Tax Season – the perfect conversation starter

Often family conversations between elders and their adult children about money are difficult. Some parents don’t want to give up control of their finances, and adult children don’t always know how much their parents have or what they do with it. Tax season provides a natural conversation starter.

elderly parentDuring tax season, elders can be especially receptive because of the uncertainty associated with the rapidly changing tax laws. Areas of concern and questions abound:

  • Medical expenses
  • In-home care
  • Special tax credits
  • Increased standard deductions
  • Taxable social security
  • State and real estate tax credits

Money is an emotionally fraught issue, and not just for seniors. It’s best not to rush the process and a single conversation won’t solve everything. But tax season can be excellent time to begin.

For more pearls of thought, check out the IRS “Tips for Seniors” page, or browse the Daily Finance tax center article 10 Tax Tips for Seniors.

A Case For Living Wills

Jane’s father-in-law was a life long storyteller, loved for his quirkiness and gentle manner. His greatest delight was being surrounded by friends and family, especially if the room was in the mood for narrative. Even as he suffered from dementia, he never lost his ability to captivate an audience with wit and humor.

But there were no witty quips when one morning he awoke to a cold left arm and unable to form words to explain it. Later in the hospital, the surgeons found a clot in the arm’s main artery and multiple clots in other arteries. With lack of blood flowing to vital organs, his body was shutting down. The tingling sensation in his arm would eventually give way to excruciating pain.

Jane found it easier to take responsibility for what to do, rather than decide what not to do. Would he even survive an operation, or would he languish in intensive care only to have subsequent surgeries and prolonged pain?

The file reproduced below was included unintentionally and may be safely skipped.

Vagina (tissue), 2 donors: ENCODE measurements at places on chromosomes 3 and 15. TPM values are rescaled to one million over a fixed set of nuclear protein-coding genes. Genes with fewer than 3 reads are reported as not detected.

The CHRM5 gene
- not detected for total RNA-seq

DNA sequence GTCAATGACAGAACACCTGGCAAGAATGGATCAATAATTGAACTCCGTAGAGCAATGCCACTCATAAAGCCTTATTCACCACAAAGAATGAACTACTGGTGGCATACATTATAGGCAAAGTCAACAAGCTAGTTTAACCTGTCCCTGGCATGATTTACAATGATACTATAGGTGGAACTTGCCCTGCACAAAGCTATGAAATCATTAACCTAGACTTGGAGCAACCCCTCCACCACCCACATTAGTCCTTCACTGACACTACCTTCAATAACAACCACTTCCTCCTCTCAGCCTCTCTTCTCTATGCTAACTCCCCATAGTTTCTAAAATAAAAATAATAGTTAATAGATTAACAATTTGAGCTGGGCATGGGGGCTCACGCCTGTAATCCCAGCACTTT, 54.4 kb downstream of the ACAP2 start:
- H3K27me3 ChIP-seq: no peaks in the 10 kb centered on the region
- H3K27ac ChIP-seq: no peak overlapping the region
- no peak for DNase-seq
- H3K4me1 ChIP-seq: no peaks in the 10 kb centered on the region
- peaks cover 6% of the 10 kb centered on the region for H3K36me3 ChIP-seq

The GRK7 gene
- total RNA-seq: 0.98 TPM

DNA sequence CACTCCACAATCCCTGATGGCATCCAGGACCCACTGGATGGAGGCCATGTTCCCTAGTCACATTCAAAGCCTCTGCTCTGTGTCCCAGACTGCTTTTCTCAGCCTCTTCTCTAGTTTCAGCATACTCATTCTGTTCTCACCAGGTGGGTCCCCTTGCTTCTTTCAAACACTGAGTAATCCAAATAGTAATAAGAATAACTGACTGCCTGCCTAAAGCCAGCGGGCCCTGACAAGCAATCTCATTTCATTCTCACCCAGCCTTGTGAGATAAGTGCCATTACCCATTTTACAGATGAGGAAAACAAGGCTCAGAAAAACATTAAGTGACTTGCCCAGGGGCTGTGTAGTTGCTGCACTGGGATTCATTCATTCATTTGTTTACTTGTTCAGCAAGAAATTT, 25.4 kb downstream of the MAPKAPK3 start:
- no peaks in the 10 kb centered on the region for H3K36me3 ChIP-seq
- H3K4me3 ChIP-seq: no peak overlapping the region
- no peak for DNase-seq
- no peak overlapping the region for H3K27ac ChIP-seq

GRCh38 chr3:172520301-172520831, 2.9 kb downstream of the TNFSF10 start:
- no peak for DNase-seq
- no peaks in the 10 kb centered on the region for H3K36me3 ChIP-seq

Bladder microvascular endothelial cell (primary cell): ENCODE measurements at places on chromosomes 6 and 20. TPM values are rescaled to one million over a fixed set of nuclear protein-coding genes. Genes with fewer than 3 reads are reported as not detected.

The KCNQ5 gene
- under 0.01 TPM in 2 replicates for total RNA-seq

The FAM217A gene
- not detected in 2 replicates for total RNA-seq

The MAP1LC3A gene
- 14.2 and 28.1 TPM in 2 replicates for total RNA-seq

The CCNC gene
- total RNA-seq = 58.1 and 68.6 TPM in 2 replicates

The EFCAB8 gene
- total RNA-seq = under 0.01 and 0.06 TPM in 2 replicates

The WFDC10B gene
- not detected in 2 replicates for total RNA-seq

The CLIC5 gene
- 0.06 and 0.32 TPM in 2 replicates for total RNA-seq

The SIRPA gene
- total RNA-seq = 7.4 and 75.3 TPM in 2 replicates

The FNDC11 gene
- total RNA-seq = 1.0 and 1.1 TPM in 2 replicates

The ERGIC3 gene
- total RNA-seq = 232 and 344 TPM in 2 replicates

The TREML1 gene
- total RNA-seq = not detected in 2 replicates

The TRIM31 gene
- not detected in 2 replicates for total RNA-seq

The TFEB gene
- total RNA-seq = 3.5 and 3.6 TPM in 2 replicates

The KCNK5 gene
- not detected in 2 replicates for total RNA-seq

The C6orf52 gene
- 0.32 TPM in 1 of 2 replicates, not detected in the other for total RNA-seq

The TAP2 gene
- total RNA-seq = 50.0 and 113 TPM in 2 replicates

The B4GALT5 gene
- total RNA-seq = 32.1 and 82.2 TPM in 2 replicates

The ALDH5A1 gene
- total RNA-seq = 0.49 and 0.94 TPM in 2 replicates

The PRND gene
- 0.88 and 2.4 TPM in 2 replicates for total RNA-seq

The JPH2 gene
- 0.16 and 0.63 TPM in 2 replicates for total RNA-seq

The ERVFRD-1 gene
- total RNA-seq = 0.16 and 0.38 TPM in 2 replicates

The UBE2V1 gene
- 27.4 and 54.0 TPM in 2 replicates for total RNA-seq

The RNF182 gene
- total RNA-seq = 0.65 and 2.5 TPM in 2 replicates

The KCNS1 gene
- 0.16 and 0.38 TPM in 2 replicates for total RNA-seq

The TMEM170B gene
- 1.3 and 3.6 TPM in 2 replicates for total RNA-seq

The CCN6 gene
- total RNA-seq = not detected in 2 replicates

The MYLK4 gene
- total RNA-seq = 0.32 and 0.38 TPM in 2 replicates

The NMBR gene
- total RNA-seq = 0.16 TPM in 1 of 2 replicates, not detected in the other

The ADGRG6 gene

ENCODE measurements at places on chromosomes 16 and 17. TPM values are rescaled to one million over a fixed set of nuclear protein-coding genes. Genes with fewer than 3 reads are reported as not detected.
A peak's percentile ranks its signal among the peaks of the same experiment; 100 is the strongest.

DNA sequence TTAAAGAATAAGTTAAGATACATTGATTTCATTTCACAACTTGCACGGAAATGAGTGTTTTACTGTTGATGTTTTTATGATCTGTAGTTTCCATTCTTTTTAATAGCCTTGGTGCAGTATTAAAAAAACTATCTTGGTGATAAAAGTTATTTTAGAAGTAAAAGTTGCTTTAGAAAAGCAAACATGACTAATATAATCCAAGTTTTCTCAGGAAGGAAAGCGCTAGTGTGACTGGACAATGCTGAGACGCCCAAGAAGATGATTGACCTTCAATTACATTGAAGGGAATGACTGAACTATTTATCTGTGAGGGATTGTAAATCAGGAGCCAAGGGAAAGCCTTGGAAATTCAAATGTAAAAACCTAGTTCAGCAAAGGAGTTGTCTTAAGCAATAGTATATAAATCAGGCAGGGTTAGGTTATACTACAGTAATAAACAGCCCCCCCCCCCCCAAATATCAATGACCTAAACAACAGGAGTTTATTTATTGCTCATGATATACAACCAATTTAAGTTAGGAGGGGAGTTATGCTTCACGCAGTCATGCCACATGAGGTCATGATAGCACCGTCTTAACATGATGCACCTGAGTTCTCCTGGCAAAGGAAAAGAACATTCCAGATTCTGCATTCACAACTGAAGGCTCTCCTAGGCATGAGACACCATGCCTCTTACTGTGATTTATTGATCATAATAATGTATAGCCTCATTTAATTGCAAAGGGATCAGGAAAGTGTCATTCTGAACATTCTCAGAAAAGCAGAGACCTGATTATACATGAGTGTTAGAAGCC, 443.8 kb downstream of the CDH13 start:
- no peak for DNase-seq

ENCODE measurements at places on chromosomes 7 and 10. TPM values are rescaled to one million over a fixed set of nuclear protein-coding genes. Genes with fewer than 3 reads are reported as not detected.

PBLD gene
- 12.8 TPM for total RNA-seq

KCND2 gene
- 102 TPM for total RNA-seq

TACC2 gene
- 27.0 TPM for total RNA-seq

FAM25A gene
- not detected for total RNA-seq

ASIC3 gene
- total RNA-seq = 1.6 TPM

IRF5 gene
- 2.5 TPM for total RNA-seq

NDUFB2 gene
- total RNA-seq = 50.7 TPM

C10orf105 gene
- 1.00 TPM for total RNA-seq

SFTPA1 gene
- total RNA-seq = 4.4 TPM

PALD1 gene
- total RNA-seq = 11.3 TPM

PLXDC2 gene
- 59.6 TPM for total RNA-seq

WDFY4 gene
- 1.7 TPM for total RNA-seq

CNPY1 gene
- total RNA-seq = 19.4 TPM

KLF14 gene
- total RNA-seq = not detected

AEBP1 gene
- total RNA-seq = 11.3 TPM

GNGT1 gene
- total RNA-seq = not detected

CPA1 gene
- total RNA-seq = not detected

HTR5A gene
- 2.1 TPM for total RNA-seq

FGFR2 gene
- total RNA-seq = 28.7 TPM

sunny windowThe family never had to make the decision to intervene or not. Her father-in-law had made it for them years earlier. In a worn leather brief he’d insisted bringing to the hospital were advance directives that spelled out how he wanted to live and die. A Living Will that summarized the multiple conversations he had with his children over the years about his inevitable end of life.

He prepared these documents without knowing if he would ever need them. It turned out that he did.

He chose to have these conversations in a relaxed environment with family members, not with a busy, pressured primary care physician who may not even be in attendance in today’s fractured health care system. While not a happy thought, having these conversations when we are well encourages a more thoughtful, honest, and objective discussion among family members.

You don’t need an attorney to write a Living Will, or to appoint a health care proxy (a trusted friend or relative who can make decisions for a patient when they can’t). For answers to questions about documenting a Living Will in Ohio, the Ohio State Bar is a helpful resource.

As for Jane’s story, she was with her father-in-law on the last day of his life. As sunlight beamed through the windows of his room, his eyes shined with hope. He was dying as he wished, at home, surrounded by love and family.